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How fast is 390,000 inches per hour?

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It's about one-tenth as fast as a Cheetah
In other words, 390,000 inches per hour is 0.08966 times the speed of a Cheetah, and the speed of a Cheetah is 11.150 times that amount.
(Acinonyx jubatus)
The cheetah can reach speeds of up to 4,350,000 inches per hour in short bursts. From a crouching position, the cheetah can attain these speeds in just 2.25 seconds.
It's about one-tenth as fast as a Hurricane
In other words, 390,000 inches per hour is 0.0831 times the speed of a Hurricane, and the speed of a Hurricane is 12 times that amount.
(formally: Topical cyclone; a.k.a. typhoon)
A hurricane is defined by the US National Hurricane Center as a Northern Hemisphere tropical storm having one-minute average wind-speeds of at least 4,690,000 inches per hour. Typhoons Tip (October, 1979) and Keith (October, 1997) and Hurricanes Camille (August, 1969) and Allen (August, 1980) jointly hold the record for highest tropical storm wind speeds at 12,200,000 inches per hour.
It's about one-tenth as fast as a Curveball (baseball)
In other words, the speed of a Curveball (baseball) is 12 times 390,000 inches per hour.
(a.k.a. hook, a.k.a. hammer, a.k.a. yakker) (major league average)
The average speed of major league curveball pitch is 4,700,000 inches per hour. In the 1940's, debate over whether there really was a curve in the curveball pitch was settled with the conclusion that the ball does curve; however, an optical illusion caused by the spin of the ball and the batter's perception of motion exaggerates the extent of the curve.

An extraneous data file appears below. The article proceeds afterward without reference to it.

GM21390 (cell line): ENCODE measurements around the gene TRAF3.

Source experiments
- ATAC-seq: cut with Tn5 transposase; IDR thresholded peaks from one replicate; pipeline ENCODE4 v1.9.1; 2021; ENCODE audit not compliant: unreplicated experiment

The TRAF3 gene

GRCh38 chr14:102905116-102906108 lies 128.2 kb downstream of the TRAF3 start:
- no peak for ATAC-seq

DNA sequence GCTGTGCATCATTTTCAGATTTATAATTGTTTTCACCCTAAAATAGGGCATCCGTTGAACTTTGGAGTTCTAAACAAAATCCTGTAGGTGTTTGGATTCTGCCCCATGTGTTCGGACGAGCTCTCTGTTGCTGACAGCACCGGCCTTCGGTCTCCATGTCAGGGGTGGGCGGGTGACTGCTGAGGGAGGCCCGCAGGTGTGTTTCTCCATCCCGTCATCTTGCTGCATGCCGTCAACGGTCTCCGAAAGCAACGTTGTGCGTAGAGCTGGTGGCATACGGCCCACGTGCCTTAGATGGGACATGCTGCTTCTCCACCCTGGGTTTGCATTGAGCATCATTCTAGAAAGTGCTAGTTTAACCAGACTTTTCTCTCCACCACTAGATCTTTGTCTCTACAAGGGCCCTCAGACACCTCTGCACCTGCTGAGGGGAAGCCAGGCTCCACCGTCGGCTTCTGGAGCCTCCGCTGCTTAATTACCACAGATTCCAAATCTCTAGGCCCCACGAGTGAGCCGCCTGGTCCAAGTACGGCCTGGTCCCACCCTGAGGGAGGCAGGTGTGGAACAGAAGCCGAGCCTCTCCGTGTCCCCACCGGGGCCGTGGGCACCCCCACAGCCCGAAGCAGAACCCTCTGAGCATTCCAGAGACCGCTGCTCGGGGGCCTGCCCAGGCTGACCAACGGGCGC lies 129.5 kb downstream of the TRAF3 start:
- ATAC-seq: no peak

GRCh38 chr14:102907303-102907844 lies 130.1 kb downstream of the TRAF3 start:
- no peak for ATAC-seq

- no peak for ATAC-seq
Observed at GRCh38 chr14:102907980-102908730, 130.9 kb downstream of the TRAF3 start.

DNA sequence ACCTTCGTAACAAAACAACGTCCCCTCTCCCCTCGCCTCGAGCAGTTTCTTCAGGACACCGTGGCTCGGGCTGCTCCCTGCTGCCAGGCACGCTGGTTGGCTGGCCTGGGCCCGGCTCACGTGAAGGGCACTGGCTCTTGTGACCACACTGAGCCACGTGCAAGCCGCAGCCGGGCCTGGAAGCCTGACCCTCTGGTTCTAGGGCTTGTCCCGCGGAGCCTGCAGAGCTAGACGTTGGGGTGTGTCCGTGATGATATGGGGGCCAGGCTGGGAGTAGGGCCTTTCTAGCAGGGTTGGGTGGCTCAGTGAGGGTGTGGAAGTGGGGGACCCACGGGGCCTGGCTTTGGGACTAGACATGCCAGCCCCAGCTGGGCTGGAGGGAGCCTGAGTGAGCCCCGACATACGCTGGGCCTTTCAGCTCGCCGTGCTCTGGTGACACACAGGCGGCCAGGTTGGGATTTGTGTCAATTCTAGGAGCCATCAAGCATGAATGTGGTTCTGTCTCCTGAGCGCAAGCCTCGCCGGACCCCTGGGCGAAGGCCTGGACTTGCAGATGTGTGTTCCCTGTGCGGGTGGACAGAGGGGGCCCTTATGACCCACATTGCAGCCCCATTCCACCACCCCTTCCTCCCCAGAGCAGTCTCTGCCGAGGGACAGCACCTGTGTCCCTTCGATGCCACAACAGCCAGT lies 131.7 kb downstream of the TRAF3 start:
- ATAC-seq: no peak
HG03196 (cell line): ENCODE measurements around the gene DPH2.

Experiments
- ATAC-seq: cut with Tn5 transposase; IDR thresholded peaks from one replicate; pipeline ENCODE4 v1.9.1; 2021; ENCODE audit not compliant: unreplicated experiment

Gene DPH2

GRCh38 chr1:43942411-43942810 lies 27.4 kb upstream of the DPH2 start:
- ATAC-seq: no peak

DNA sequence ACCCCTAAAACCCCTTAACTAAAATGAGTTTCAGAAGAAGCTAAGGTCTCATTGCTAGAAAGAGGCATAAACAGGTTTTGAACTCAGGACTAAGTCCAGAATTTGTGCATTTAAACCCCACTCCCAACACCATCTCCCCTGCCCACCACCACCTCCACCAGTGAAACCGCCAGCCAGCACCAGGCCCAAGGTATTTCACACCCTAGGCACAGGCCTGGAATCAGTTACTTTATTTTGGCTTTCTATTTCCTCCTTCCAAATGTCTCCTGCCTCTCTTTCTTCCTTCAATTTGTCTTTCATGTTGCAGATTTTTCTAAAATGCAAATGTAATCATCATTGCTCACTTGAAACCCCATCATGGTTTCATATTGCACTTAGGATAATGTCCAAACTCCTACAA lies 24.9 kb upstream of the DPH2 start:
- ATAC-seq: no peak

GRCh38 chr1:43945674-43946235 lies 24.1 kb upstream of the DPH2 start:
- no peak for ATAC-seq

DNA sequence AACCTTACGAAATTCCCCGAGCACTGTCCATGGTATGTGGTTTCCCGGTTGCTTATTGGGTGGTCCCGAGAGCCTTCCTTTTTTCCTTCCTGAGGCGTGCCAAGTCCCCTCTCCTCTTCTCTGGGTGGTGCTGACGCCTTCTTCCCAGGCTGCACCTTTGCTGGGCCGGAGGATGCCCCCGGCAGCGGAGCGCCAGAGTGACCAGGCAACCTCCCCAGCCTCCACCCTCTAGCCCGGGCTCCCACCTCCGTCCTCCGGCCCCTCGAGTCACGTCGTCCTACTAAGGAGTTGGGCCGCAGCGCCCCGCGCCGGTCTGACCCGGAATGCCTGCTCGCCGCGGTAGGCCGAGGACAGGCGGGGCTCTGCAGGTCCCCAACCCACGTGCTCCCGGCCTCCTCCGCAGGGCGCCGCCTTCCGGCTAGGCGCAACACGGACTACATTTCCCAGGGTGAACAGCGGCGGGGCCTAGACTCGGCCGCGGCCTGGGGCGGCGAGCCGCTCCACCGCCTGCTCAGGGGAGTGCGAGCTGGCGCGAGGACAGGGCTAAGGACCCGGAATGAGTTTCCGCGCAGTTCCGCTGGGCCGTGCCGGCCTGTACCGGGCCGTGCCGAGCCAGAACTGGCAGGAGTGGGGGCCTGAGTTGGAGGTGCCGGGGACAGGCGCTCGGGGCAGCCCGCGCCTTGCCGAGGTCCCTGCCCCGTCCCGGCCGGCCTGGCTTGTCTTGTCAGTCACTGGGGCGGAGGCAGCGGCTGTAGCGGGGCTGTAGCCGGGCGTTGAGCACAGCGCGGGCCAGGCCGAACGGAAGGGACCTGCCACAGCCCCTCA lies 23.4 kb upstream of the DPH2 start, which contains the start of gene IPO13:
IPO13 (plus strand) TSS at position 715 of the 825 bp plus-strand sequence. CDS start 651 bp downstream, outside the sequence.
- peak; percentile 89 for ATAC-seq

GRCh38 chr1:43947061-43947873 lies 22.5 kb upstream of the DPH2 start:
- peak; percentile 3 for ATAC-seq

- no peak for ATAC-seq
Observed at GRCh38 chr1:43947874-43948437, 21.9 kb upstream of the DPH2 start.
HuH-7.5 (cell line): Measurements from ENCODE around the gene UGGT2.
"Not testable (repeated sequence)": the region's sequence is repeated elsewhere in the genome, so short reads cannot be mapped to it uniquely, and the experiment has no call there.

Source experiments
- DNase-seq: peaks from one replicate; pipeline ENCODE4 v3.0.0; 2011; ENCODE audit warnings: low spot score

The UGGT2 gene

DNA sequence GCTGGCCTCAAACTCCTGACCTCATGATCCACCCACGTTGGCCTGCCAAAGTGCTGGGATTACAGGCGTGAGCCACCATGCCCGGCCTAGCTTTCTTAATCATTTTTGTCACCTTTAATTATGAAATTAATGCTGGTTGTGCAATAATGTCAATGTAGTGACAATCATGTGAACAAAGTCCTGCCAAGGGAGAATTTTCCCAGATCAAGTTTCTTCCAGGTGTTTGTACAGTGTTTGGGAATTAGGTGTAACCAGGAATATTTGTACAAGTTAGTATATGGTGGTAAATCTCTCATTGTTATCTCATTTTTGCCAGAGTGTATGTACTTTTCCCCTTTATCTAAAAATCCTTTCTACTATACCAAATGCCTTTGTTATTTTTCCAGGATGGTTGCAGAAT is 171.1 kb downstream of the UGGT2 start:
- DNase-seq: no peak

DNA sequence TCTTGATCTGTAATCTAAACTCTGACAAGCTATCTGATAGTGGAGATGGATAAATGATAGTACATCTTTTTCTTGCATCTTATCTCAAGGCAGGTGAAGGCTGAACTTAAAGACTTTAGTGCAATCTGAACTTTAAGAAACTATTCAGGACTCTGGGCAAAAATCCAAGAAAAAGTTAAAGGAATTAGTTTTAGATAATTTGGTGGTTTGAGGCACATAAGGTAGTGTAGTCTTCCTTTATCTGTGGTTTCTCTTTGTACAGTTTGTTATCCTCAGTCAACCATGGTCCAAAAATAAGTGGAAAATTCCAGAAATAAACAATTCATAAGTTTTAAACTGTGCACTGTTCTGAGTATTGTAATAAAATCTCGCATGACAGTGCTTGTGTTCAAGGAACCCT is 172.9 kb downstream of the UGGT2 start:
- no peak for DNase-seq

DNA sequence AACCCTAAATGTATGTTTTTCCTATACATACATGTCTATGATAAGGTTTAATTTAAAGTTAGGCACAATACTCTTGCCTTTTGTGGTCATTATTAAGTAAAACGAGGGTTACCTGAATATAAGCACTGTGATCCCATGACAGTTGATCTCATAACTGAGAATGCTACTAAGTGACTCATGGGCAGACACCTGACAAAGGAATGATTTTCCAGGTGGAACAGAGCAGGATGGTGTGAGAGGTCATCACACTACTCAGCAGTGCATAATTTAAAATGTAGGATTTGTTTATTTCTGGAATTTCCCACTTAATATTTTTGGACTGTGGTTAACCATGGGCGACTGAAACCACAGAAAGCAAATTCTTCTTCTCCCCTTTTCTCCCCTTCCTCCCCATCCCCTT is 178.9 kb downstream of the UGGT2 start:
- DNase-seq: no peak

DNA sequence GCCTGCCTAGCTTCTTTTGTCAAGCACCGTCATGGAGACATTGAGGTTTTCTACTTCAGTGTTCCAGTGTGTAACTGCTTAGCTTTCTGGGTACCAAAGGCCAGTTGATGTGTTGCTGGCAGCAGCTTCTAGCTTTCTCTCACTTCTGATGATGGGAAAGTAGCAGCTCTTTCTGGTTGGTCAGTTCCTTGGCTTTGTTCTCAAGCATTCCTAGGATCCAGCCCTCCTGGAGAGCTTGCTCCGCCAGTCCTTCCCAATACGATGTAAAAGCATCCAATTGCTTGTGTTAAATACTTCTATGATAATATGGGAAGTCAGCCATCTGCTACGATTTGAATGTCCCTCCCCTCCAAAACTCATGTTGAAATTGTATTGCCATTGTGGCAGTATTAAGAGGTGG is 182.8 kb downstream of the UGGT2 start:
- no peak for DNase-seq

It's about one-fifteenth as fast as a Fastball (baseball)
In other words, the speed of a Fastball (baseball) is 15 times 390,000 inches per hour.
(a.k.a. rising fastball, a.k.a. cross-seam fastball, a.k.a. heater, a.k.a. hummer, a.k.a. smoker; for four-seam grip) (major league average)
The average speed of major league fastball pitch is 5,900,000 inches per hour. When up against the quickest professional fastball pitchers, a batter may have less than 0.4 seconds to react to a pitched ball.
It's about one-twentieth as fast as a Skydiver (belly-to-earth)
In other words, the speed of a Skydiver (belly-to-earth) is 19 times 390,000 inches per hour.
(Belly-to-Earth orientation, average conditions, terminal velocity)
A belly-to-Earth oriented skydiver's terminal velocity is about 7,500,000 inches per hour. In a typical jump from 3,900 m (13,000 ft), a diver in this orientation will be in freefall for 60 seconds.
It's about one-twentieth as fast as a Tornado
In other words, 390,000 inches per hour is 0.04984051 times the speed of a Tornado, and the speed of a Tornado is 20.064 times that amount.
(EF2) (wind speed range average)
According to the Enhanced Fujita scale implemented by the US National Oceanographic and Atmospheric Administration, a "significant" tornado has an Enhanced Funjita scale classification of EF2 and is characterized by wind gust speeds between 6,969,600 inches per hour and 8,680,320 inches per hour. The largest recorded tornado — an F4 event occurring in Nebraska in May, 2004 — was almost 4.02 km (2.5 mi) across.
It's about one-twenty-fifth as fast as a Skydiver (headfirst)
In other words, the speed of a Skydiver (headfirst) is 26 times 390,000 inches per hour.
(Head-to-Earth orientation or standing, average conditions, terminal velocity)
A head-to-Earth or standing-oriented skydiver's terminal velocity assuming average conditions is about 10,000,000 inches per hour. In a typical jump from 3,900 m (13,000 ft), a diver in this orientation will be in freefall for 46 seconds.